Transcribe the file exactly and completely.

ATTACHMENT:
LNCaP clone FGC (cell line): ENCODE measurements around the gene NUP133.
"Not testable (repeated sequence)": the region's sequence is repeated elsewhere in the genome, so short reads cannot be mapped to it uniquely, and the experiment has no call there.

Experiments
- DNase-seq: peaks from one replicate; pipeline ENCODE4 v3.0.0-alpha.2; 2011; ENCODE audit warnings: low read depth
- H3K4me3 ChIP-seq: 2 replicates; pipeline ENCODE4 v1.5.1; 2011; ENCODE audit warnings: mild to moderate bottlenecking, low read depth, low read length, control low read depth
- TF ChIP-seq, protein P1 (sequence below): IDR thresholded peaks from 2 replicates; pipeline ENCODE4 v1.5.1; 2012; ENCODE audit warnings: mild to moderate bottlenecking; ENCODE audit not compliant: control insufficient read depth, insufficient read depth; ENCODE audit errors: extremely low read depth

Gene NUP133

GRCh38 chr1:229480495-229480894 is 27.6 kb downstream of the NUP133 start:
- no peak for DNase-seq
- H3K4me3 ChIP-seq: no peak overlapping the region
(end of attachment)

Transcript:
LNCaP clone FGC (cell line): ENCODE measurements around the gene NUP133.
"Not testable (repeated sequence)": the region's sequence is repeated elsewhere in the genome, so short reads cannot be mapped to it uniquely, and the experiment has no call there.

Experiments
- DNase-seq: peaks from one replicate; pipeline ENCODE4 v3.0.0-alpha.2; 2011; ENCODE audit warnings: low read depth
- H3K4me3 ChIP-seq: 2 replicates; pipeline ENCODE4 v1.5.1; 2011; ENCODE audit warnings: mild to moderate bottlenecking, low read depth, low read length, control low read depth
- TF ChIP-seq, protein P1 (sequence below): IDR thresholded peaks from 2 replicates; pipeline ENCODE4 v1.5.1; 2012; ENCODE audit warnings: mild to moderate bottlenecking; ENCODE audit not compliant: control insufficient read depth, insufficient read depth; ENCODE audit errors: extremely low read depth

Gene NUP133

GRCh38 chr1:229480495-229480894 is 27.6 kb downstream of the NUP133 start:
- no peak for DNase-seq
- H3K4me3 ChIP-seq: no peak overlapping the region